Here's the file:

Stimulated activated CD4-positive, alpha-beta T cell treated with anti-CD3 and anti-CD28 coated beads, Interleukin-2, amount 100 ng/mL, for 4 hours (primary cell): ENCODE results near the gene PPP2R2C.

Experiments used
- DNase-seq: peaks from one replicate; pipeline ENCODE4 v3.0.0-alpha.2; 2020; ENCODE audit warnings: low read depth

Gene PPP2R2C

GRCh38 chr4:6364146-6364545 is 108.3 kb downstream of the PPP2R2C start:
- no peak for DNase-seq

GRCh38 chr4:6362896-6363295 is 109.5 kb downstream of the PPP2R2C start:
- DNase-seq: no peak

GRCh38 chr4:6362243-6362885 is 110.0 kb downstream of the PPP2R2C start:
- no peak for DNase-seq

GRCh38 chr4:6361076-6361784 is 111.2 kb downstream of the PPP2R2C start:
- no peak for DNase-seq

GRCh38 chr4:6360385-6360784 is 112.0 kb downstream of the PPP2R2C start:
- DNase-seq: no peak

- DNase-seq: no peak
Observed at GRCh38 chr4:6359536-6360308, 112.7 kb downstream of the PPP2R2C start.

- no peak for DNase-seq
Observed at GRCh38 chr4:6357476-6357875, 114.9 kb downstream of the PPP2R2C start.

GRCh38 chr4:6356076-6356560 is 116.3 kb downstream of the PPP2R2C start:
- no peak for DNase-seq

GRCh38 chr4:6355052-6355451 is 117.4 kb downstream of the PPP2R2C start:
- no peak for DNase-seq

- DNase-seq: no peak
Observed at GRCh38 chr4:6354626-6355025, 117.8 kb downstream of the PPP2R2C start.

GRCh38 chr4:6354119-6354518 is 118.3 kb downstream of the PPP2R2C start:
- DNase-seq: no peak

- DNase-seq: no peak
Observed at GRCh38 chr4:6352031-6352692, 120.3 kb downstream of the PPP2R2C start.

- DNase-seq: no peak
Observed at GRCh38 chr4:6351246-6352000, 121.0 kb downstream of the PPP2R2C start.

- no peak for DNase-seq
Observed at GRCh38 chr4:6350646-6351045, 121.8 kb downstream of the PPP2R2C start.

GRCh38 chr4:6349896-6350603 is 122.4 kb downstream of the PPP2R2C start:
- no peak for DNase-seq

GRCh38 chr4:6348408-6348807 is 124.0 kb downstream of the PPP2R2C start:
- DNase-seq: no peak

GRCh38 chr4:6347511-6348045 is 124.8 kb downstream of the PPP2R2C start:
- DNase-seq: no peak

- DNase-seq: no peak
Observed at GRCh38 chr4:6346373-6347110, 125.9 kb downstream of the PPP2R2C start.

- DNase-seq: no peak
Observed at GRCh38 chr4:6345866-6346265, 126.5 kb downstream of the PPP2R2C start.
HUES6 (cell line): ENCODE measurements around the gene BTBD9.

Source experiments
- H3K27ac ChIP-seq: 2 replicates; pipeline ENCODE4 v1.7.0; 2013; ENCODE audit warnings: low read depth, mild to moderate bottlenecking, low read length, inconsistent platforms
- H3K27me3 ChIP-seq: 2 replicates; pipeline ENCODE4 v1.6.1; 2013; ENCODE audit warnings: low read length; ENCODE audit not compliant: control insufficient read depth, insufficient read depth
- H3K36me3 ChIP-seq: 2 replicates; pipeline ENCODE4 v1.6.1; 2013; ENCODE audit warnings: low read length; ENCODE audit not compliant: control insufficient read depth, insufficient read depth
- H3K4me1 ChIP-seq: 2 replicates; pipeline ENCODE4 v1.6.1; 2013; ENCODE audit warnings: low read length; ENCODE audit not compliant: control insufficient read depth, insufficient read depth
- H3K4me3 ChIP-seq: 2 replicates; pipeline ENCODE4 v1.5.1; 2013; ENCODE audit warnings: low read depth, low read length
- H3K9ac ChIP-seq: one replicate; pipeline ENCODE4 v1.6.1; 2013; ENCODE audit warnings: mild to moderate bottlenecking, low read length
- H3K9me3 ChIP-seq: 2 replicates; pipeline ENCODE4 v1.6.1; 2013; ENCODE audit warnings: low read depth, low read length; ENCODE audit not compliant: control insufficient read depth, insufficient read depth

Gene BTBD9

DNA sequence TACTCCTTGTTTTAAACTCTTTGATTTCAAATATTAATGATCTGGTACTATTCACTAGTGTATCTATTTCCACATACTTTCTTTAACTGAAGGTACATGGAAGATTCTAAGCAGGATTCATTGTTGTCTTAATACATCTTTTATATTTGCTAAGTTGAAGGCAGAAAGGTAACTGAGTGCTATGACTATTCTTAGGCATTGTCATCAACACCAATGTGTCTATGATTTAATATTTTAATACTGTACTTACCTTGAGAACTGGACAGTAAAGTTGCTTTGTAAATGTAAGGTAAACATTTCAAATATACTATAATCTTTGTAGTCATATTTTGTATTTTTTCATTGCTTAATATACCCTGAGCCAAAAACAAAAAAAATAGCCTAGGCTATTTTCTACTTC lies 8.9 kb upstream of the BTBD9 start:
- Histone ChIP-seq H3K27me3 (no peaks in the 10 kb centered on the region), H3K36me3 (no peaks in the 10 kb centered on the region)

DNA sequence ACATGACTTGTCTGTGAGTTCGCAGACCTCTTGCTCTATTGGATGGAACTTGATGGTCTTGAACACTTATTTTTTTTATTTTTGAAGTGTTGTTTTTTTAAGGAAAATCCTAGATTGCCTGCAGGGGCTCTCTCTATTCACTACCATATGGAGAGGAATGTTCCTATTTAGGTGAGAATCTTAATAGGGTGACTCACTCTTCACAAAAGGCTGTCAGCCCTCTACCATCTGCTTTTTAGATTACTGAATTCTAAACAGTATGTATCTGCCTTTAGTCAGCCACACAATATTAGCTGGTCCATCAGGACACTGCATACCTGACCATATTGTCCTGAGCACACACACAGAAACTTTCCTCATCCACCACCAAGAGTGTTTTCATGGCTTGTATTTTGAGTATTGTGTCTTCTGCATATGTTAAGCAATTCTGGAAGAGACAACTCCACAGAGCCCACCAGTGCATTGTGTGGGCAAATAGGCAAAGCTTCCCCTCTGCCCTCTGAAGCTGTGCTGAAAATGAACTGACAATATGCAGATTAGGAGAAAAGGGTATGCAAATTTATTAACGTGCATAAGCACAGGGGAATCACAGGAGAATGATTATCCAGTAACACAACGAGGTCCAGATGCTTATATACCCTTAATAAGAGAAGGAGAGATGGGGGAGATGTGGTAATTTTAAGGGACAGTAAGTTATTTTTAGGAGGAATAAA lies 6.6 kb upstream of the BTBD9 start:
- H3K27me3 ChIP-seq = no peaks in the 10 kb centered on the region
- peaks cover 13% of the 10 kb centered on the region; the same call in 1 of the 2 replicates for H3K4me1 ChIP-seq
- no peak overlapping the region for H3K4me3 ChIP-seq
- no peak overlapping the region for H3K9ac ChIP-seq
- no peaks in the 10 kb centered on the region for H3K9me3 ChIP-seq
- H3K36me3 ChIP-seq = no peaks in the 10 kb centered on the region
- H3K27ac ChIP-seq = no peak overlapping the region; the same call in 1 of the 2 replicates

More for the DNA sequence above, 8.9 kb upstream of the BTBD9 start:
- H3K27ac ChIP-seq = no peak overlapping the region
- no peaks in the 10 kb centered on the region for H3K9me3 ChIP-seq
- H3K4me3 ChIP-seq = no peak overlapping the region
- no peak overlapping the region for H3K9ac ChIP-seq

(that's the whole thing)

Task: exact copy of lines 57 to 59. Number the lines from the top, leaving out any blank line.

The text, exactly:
- peaks cover 13% of the 10 kb centered on the region; the same call in 1 of the 2 replicates for H3K4me1 ChIP-seq
- no peak overlapping the region for H3K4me3 ChIP-seq
- no peak overlapping the region for H3K9ac ChIP-seq